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What is my personal interest in this subject? Well my youngest son David has a congenital heart defect, Hypoplastic Left Heart Syndrome. Essentially the left side of his heart doesn’t work, it’s a waste of space. His condition is one of the conditions that you will see referred to in the media as the child having “half a heart”. What did this mean for our parenting journey? Well suffice to say he wasn’t born at home like his older brother was! No, David was born by caesarean section at St Mary’s Hospital in Manchester, spent a night in NICU and was then whisked off to Alder Hey Children’s Hospital at one day old. When he was just five days old he had open heart surgery, and he had another operation at five months. David is now two and a half, and he has one more surgery to go, probably when he is around three or four years old.

We have been incredibly fortunate. David is so healthy and strong, and has so far given us very little to worry about, as far as having a child with HLHS goes! But as you may be able to imagine, that is a very different scale from the scale of worry most parents face. For a start we have had to sit for six or seven hours waiting to see if our child has survived surgery. And we have had to do that twice. We have had to wait and see if he is able to feed orally or whether he would need to be fed through a tube in his stomach. We have seen him desaturate rapidly on ICU so that at one point he stopped breathing. We have seen him hooked up to monitors and with big tubes stitched into his chest to drain the fluid. And we have spent a fair few hours on our local children’s ward getting him checked every time he had the slightest snuffle. Which as you know happens regularly with even the healthiest newborn!

As I say, in the scheme of HLHS children, we have had it easy. But in the scheme of parenting as a whole we have definitely faced additional pressures. I have written so much about my experiences of breastfeeding David and the campaign that grew out of that. I have written about those early days and the shock and the stress. I have written about how milestones become all the sweeter when your starting point was not knowing if your baby would come home at all. But today I would like to share with you my experience of how friends and family can really make a difference when the pressure is on, and how grandparents, relatives and friends most definitely have a role to play to support families in situations like ours.

As I am sure you can imagine, there are some “don’ts” in these situations, things that parents would probably rather you didn’t do if they are facing stressful times. I think that this article on the “Silk Ring Theory” sums up so well the importance of giving support, but reaching out elsewhere if you need support yourself. Parents in these situations can barely support each other, and they are using every ounce of their strength to keep strong together and to support their children. If you need support, and as grandparents or close friends then it’s likely you will, please reach out elsewhere and don’t ask the parents to hold you up at this time.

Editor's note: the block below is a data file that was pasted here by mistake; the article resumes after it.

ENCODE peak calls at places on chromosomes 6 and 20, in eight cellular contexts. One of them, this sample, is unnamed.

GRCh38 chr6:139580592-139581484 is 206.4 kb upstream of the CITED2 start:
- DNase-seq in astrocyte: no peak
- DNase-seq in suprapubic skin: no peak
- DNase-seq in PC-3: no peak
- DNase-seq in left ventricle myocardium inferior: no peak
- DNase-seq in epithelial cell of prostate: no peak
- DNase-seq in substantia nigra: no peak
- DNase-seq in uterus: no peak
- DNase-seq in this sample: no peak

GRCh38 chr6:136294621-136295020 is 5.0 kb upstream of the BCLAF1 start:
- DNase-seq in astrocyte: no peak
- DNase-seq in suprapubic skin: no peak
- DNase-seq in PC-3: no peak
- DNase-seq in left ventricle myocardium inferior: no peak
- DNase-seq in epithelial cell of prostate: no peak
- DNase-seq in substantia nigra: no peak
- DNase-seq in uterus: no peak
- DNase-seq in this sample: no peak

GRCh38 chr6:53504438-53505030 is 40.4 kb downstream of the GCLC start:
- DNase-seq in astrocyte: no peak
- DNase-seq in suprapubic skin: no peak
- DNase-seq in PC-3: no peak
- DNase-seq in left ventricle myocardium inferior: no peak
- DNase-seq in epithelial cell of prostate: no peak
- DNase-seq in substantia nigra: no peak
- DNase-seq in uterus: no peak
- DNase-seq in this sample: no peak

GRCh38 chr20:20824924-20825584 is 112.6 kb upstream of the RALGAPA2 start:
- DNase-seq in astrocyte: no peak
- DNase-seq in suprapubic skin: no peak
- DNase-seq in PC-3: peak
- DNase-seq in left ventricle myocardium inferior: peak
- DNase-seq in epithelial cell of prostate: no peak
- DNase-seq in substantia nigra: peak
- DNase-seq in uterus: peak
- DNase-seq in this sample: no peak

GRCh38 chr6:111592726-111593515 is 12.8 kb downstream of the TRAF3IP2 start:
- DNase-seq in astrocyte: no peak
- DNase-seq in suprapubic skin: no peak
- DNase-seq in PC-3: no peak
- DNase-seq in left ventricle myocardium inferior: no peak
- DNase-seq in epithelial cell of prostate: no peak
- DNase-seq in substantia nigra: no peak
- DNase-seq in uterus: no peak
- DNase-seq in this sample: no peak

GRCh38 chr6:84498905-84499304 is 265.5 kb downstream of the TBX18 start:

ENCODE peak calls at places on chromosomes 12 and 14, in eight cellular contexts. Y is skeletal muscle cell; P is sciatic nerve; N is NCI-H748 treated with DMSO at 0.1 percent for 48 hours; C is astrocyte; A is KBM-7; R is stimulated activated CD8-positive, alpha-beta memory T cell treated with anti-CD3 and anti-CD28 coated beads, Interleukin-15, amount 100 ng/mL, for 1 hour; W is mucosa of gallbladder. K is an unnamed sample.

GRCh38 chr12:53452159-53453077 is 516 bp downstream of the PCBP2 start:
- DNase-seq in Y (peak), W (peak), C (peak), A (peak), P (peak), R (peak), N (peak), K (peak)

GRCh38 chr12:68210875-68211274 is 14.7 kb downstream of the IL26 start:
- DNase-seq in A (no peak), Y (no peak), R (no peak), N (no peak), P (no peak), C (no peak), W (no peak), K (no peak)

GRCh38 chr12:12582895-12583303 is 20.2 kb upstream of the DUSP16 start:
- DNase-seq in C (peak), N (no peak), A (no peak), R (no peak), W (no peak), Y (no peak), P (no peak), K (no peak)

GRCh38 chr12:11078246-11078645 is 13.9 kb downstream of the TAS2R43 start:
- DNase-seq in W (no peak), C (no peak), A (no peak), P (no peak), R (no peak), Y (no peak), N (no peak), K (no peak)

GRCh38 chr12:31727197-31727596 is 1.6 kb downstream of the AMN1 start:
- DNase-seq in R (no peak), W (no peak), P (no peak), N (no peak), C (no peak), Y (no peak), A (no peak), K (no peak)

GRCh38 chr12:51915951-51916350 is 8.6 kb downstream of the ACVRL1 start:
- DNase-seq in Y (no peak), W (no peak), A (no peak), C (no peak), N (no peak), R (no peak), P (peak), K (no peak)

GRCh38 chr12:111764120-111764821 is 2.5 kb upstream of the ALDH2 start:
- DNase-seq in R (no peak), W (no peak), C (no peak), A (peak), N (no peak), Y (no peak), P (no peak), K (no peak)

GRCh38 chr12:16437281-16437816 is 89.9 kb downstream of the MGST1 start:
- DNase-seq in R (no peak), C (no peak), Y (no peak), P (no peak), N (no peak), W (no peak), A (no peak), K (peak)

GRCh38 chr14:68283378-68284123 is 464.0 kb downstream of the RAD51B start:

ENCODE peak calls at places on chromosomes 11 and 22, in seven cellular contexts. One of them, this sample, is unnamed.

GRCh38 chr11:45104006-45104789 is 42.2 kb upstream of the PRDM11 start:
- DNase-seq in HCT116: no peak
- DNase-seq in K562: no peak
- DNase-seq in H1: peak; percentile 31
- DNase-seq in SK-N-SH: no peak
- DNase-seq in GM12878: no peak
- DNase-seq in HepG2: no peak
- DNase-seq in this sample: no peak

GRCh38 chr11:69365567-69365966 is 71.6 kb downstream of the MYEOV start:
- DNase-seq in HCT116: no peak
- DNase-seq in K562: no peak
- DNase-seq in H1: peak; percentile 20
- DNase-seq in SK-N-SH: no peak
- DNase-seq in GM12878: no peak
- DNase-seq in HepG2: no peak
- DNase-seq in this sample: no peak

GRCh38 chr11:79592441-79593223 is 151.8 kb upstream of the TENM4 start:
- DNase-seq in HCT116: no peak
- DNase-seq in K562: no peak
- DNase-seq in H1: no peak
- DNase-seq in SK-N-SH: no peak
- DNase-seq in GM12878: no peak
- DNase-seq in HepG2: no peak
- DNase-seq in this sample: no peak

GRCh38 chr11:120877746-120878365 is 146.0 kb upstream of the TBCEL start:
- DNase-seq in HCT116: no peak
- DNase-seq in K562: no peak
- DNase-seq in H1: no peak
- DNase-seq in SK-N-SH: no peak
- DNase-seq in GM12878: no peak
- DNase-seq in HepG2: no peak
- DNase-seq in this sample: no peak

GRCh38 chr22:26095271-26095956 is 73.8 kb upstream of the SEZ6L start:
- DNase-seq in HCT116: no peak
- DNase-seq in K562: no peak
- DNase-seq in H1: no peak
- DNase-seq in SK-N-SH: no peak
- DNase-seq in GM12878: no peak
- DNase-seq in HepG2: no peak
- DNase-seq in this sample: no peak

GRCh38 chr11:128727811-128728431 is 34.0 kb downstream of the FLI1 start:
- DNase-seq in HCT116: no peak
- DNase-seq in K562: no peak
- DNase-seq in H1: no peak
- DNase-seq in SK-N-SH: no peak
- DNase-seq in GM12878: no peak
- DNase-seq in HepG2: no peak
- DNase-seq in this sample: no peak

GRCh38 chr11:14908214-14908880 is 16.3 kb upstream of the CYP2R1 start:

But what about the “dos”? Well I can only speak from my own experience but these are some of the fantastic things that friends and family did for us, that made such a massive difference when David was in hospital:

  • Do practical tasks: so many people asked me what they could do to help, and in reality what they could do was pick up those things on the “to do” list that needed to be done but which I just couldn’t manage. My eldest son needed a backpack for Playgroup – one of my friends sorted that. There were a couple of things we needed to have with us in the hospital – another friend sorted those. There were tiny tasks that on an ordinary day would have been no problem at all, but when your child is in hospital you do not have the headspace to even work out how to do them let alone get them completed. Our friends took those on with efficiency and made life so much easier.
  • Cook! But please be organised about this if you can. One evening a friend of mine brought round a home cooked meal, and as she was there a relative also brought round some food and we mentioned that we still had something in the fridge from the day before. My friend quickly realised that we were going to be inundated with food and would no doubt end up throwing some away and then not having enough in the freezer. So she organised a dinner rota with our friends in the area. I cannot stress enough how amazing this was. Every single day delicious home cooked food was delivered to our house, and this carried on until a week after David came home from hospital. It only stopped when we said that we were okay to take on the cooking again. Not only did this mean that our eldest son was fed healthy food at a time when otherwise he would most likely have lived on toast, but it also meant that we were eating healthily. This kept us going, it stopped us from getting run down, it kept up my supply of breastmilk…. It was just the most wonderful thing.
  • Accept the tone that the parents want to set. We are not doom and gloom kind of people. We are not melodramatic people. For us it was important to keep a positive outlook, take the good things as a win, to keep laughing and to face events with a sense of perspective. So we needed those around us to do the same. Anyone approaching us with drama and excessive emotion was not helpful, and we were fortunate that everyone did their very best to match our tone. For others the exact opposite could be true. If you need people to take on board the enormity of what you are going through, to understand the emotion and the heartache, then the last thing you want is someone bouncing in full of how you should “look on the bright side”. So please try to see what tone the parents are trying to set and understand that that is their way of approaching events.